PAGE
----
Robert Pirsig wrote a book called Zen and the art of motorcycle maintenance. In this passage, the author, his son, Chris, and their friend, Sylvia, stopped their motorcycles to give themselves a rest. They are travelling around the United States.
“Do you believe in ghosts?” Chris asks.
“No”, I say.
“Because they are unscientific. They contain no matter and have no energy. According to the laws of science, they do not exist except in people’s minds.”
“One of the kids at YMCA − Young Men's Christian Association says he believes in ghosts”, the boy replies.
“What’s his name?” Sylvia says.
“Tom White Bear”.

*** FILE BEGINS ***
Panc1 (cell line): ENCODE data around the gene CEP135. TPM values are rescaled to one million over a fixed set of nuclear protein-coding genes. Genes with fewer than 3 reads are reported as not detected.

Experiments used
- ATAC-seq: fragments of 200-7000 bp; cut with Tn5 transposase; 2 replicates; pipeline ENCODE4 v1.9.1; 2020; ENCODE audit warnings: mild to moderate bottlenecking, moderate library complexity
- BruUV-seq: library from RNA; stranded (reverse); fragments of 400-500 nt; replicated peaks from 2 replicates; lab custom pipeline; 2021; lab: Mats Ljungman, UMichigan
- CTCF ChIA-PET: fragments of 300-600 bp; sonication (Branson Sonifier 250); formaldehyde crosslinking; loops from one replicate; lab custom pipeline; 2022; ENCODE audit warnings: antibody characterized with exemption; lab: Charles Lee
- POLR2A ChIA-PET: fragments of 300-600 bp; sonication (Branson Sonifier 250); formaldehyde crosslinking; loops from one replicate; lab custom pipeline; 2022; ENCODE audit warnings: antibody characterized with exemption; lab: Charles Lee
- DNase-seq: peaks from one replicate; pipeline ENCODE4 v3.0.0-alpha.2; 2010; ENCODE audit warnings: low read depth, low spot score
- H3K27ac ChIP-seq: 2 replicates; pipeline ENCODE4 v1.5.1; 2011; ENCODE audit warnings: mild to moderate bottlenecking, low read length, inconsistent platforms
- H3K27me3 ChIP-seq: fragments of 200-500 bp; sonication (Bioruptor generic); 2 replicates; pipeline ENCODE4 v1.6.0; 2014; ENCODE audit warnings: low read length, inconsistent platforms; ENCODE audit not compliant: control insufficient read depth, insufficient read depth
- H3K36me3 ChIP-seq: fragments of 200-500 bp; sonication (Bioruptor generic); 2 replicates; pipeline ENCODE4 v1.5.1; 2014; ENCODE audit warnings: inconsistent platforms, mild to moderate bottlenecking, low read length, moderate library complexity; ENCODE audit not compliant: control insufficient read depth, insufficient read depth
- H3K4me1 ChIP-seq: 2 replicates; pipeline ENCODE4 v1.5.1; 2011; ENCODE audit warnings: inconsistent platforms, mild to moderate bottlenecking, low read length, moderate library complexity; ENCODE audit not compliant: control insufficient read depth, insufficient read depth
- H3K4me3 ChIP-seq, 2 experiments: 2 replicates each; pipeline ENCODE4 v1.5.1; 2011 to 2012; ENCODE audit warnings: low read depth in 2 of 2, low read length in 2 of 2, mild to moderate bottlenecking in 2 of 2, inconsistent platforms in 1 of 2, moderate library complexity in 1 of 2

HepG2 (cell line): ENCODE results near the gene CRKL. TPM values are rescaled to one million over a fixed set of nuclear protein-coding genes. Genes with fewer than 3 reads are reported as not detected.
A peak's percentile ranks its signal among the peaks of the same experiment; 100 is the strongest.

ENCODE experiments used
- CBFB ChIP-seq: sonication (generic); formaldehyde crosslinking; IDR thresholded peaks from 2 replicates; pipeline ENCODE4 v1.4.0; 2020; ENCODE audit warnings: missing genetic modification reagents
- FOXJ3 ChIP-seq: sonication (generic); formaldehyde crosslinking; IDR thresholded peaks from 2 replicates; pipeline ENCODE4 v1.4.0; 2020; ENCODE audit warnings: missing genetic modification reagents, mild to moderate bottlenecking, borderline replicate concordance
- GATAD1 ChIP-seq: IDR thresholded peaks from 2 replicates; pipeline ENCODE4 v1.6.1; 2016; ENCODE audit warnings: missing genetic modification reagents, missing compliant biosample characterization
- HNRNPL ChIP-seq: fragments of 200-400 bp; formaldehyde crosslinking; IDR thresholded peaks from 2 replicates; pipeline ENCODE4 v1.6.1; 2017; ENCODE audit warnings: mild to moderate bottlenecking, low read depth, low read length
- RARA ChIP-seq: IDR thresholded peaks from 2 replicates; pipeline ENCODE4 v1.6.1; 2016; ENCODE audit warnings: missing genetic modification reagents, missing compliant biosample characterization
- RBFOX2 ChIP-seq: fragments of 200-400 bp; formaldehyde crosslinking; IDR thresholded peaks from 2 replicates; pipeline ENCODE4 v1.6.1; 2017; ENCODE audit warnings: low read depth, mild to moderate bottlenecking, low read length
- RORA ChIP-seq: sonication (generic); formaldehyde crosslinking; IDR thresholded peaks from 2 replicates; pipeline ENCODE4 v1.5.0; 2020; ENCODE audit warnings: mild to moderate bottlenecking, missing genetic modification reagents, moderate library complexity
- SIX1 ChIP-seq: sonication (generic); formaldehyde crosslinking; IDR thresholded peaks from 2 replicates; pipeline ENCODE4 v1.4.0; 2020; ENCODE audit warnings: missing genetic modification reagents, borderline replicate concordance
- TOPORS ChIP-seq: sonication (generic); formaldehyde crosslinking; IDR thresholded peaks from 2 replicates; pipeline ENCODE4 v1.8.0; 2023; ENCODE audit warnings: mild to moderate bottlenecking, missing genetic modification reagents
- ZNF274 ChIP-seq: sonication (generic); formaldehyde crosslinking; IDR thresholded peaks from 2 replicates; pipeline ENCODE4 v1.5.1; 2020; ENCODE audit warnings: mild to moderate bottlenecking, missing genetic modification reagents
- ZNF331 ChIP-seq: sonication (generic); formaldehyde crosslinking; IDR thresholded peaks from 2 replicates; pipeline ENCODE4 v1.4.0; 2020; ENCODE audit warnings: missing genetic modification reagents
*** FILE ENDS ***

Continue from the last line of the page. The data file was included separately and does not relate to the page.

Sylvia and I looked at each other.
“Oh, Indian!” she says.
“I was thinking of European ghosts”, I say.
“What’s the difference?”
I think a little and say, “Well, Indians sometimes have a different way of looking at things, which I’m not saying is completely wrong. Science isn’t part of the Indian tradition.”
Chris looks impatient, but I continue, “it’s completely natural to think that Europeans who believed in ghosts or Indians who believed in ghost were ignorant. If a person today talks about ghosts and spirits he is considered ignorant or maybe nutty”.
The boy nods affirmatively.
“In my opinion”, I continue. “The Indians and medieval men were not less intelligent than we are, but their context was completely different. In that context, ghosts are as real as the laws of physics and of logic… the number system… the law of gravity. These are ghosts. We believe in them, so they seem real.”
“So you believe in ghosts?” Chris asks.
“In that sense yes, I believe in ghosts.”